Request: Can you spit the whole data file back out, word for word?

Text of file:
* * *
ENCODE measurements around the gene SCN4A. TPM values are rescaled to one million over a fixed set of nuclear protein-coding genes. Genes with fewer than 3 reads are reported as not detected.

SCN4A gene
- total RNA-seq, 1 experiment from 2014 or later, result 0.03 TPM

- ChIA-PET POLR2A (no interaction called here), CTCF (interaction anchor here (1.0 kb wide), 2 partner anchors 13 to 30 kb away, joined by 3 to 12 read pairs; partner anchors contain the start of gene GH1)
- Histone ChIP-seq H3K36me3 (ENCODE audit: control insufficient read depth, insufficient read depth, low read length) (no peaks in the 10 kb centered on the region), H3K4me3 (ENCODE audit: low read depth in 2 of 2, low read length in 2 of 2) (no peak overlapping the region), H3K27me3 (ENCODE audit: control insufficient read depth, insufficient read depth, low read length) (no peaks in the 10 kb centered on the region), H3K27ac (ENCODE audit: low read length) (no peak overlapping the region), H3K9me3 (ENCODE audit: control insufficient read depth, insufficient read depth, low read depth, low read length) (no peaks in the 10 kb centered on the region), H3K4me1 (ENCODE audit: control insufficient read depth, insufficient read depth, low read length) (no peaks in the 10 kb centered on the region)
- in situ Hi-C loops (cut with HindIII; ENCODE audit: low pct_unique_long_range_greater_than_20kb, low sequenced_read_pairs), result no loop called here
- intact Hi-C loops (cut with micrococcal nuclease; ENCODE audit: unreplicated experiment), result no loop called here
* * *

ENCODE measurements around the gene SCN4A. TPM values are rescaled to one million over a fixed set of nuclear protein-coding genes. Genes with fewer than 3 reads are reported as not detected.

SCN4A gene
- total RNA-seq, 1 experiment from 2014 or later, result 0.03 TPM

- ChIA-PET POLR2A (no interaction called here), CTCF (interaction anchor here (1.0 kb wide), 2 partner anchors 13 to 30 kb away, joined by 3 to 12 read pairs; partner anchors contain the start of gene GH1)
- Histone ChIP-seq H3K36me3 (ENCODE audit: control insufficient read depth, insufficient read depth, low read length) (no peaks in the 10 kb centered on the region), H3K4me3 (ENCODE audit: low read depth in 2 of 2, low read length in 2 of 2) (no peak overlapping the region), H3K27me3 (ENCODE audit: control insufficient read depth, insufficient read depth, low read length) (no peaks in the 10 kb centered on the region), H3K27ac (ENCODE audit: low read length) (no peak overlapping the region), H3K9me3 (ENCODE audit: control insufficient read depth, insufficient read depth, low read depth, low read length) (no peaks in the 10 kb centered on the region), H3K4me1 (ENCODE audit: control insufficient read depth, insufficient read depth, low read length) (no peaks in the 10 kb centered on the region)
- in situ Hi-C loops (cut with HindIII; ENCODE audit: low pct_unique_long_range_greater_than_20kb, low sequenced_read_pairs), result no loop called here
- intact Hi-C loops (cut with micrococcal nuclease; ENCODE audit: unreplicated experiment), result no loop called here